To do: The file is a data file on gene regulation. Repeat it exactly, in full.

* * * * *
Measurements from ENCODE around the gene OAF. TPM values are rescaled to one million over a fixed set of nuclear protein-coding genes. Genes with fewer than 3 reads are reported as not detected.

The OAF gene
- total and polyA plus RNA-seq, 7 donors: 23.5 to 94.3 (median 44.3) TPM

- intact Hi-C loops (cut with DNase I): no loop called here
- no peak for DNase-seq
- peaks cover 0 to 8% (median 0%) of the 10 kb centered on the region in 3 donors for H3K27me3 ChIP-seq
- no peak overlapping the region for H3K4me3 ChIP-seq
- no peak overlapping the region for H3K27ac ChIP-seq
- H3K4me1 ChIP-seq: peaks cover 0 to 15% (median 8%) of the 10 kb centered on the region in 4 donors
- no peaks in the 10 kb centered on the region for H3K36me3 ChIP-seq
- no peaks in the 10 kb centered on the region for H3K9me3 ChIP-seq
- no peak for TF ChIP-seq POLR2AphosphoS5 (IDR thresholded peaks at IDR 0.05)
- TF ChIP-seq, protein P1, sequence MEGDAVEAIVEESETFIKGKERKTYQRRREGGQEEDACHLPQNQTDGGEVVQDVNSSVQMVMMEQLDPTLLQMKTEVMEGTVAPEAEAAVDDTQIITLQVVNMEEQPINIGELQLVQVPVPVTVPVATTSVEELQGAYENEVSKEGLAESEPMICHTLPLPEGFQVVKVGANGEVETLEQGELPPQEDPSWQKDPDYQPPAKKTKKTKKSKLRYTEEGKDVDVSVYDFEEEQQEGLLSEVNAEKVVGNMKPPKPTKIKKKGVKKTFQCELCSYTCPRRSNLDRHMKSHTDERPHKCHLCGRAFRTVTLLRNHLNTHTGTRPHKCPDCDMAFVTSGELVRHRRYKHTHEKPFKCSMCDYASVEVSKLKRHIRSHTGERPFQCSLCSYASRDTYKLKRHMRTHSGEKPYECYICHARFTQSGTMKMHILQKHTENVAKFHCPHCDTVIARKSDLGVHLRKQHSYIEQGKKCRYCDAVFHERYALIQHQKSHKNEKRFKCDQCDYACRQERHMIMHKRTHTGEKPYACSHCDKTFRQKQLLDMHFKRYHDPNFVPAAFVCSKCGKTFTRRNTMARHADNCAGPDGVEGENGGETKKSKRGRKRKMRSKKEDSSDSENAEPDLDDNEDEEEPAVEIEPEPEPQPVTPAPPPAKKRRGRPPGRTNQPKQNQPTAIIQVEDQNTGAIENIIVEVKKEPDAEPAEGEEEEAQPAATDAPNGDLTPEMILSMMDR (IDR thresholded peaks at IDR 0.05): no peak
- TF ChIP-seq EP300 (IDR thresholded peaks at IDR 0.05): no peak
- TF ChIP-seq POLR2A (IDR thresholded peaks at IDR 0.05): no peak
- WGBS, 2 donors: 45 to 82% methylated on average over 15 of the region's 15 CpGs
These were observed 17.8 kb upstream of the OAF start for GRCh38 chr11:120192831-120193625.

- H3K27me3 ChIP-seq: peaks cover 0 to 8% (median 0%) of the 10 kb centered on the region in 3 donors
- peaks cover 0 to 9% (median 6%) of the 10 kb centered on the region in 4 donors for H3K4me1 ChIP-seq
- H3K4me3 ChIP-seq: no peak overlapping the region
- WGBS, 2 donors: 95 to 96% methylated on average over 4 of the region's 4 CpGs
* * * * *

Measurements from ENCODE around the gene OAF. TPM values are rescaled to one million over a fixed set of nuclear protein-coding genes. Genes with fewer than 3 reads are reported as not detected.

The OAF gene
- total and polyA plus RNA-seq, 7 donors: 23.5 to 94.3 (median 44.3) TPM

- intact Hi-C loops (cut with DNase I): no loop called here
- no peak for DNase-seq
- peaks cover 0 to 8% (median 0%) of the 10 kb centered on the region in 3 donors for H3K27me3 ChIP-seq
- no peak overlapping the region for H3K4me3 ChIP-seq
- no peak overlapping the region for H3K27ac ChIP-seq
- H3K4me1 ChIP-seq: peaks cover 0 to 15% (median 8%) of the 10 kb centered on the region in 4 donors
- no peaks in the 10 kb centered on the region for H3K36me3 ChIP-seq
- no peaks in the 10 kb centered on the region for H3K9me3 ChIP-seq
- no peak for TF ChIP-seq POLR2AphosphoS5 (IDR thresholded peaks at IDR 0.05)
- TF ChIP-seq, protein P1, sequence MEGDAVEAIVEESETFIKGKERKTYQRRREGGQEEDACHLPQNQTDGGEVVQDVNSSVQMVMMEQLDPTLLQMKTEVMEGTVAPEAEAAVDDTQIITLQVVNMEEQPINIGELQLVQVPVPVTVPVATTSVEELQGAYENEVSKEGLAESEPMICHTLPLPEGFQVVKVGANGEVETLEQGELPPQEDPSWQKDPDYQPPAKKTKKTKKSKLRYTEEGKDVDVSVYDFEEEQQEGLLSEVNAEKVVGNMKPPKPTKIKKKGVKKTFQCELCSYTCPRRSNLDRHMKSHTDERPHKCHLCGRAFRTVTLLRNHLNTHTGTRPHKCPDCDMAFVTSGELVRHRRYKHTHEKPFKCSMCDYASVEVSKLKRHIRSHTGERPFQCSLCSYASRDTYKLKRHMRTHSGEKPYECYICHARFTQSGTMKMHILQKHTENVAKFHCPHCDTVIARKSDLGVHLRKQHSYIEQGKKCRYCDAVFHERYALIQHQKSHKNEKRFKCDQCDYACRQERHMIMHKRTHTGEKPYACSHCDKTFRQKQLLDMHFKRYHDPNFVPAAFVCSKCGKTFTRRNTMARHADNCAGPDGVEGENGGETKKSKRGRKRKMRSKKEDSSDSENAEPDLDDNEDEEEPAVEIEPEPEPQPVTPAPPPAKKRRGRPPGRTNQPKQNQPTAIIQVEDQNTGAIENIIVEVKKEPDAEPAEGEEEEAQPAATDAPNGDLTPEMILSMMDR (IDR thresholded peaks at IDR 0.05): no peak
- TF ChIP-seq EP300 (IDR thresholded peaks at IDR 0.05): no peak
- TF ChIP-seq POLR2A (IDR thresholded peaks at IDR 0.05): no peak
- WGBS, 2 donors: 45 to 82% methylated on average over 15 of the region's 15 CpGs
These were observed 17.8 kb upstream of the OAF start for GRCh38 chr11:120192831-120193625.

- H3K27me3 ChIP-seq: peaks cover 0 to 8% (median 0%) of the 10 kb centered on the region in 3 donors
- peaks cover 0 to 9% (median 6%) of the 10 kb centered on the region in 4 donors for H3K4me1 ChIP-seq
- H3K4me3 ChIP-seq: no peak overlapping the region
- WGBS, 2 donors: 95 to 96% methylated on average over 4 of the region's 4 CpGs